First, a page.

Ayushman Bharat has reached ten lakh patients since its rollout last year in September, the Centre has announced in the 2019 Budget.
The milestone was announced by Union Finance Minister Piyush Goyal as he presented the 2019-20 Budget to Lok Sabha MPs on January 31st. He added that efforts are being made to expand access to medicines through the Centre’s Jan Aushadhi stores.
The Budget saw the Centre increase funds for Ayushman Bharat to Rs 6,400 crore (US$895.6 million). This marks an increase of four crore rupees from last year’s budget for the scheme – and a 167 per cent rise in the allocation.
Additional fundings for Modicare to the tune of Rs 156 crore will be reappropriated from the Rashtriya Swasthya Bima Yojana (RSBY), a health insurance scheme implemented by the Manmohan Singh government ten years ago. Ayushman Bharat is expected to replace RSBY.
Outside of Ayushman Bharat, the Union Ministry of Health and Family Welfare (MoHFW) saw a budgetary increase of thirteen percent. Meanwhile, the Department of Health Research was allocated Rs 3,374.65 crore and the Union Ministry of Ayurveda, Yoga and Naturopathy, Unani, Siddha and Homoeopathy (AYUSH) was allocated Rs 2,254.76 crore.
The combined outlay for the Ministry of AYUSH, the MoHFW and the Department of Health Research stands at Rs 96,139 crore. This represents a 16.65 per cent increase from the total health allocation across these departments from the previous fiscal year. While any increase in outlay is to be welcomed, it is far dwarfed the percentage increase for Modicare – arguably lending an indication of where the Centre’s priorities lie.
“We launched the world’s largest healthcare programme, Ayushman Bharat, to provide medical treatment to nearly 50 crore people,” Goyal said. The more substantial increase in budget for Modicare as opposed to the Union Health Ministry at large can be read as suggestive that the Centre is depending on Ayushman Bharat to make necessary improvements to India’s public health system and make healthcare more accessible and affordable.
While this may be the case for Modicare beneficiaries, it may not be enough to compensate for shortages of staff and facilities which have long plagued India’s healthcare infrastructure. Modicare no doubt is an ambitious venture, but one questions if the funds appropriated to it should have been allocated to boosting healthcare infrastructure otherwise.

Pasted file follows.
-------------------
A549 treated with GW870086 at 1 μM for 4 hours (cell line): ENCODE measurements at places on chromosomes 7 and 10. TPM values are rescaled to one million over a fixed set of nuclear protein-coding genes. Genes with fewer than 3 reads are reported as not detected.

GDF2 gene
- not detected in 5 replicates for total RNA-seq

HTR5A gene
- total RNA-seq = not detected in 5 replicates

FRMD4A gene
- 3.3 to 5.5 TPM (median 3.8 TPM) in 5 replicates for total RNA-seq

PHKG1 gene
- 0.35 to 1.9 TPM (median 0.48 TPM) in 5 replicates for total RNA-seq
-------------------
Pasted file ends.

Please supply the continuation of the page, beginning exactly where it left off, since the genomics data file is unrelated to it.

Even with the 167 per cent increase in mind, the funding for Modicare will potentially fall short of the necessary budget needed to fully implement the scheme. A source quoted in The Economic Times said Rs 7,400 crore would be the necessary budget to implement Modicare for the upcoming fiscal year – short of what the Centre has allocated. Rs 10,000 crore may be needed the year after.
Funding has been a longstanding contention surrounding Modicare. Many have questioned its funding model since its announcement in last year’s Budget. In addition to this, many states have opted to withdraw from Modicare in favour of their own health insurance schemes.
Despite this, the scheme has earned praise from notable observers. Bill Gates took to Twitter to laud the scheme last month, stating “it’s great to see how many people have been reached by Modicare so far.” A number of health industry players reacted favourably to the Budget as a whole, particularly touting the announcement of a new All India Institute of Medical Sciences (AIIMS) in Haryana and a Centre of Excellence for Artificial Intelligence. Dr Prathap C. Reddy of the Apollo Hospitals Group acclaimed the budget as “forward-thinking” and said it exhibited “a definitive vision to accelerate much greater progress and enhance wellbeing of Indians.”
With a million beneficiaries having availed treatment under the scheme, Modicare still has far to go. It is expected to reach 500 million economically vulnerable people, covering 100 million families. If, as is suggested, adequate funding is not provided for the scheme by the Centre, it remains unclear as to how this ambition will be realised.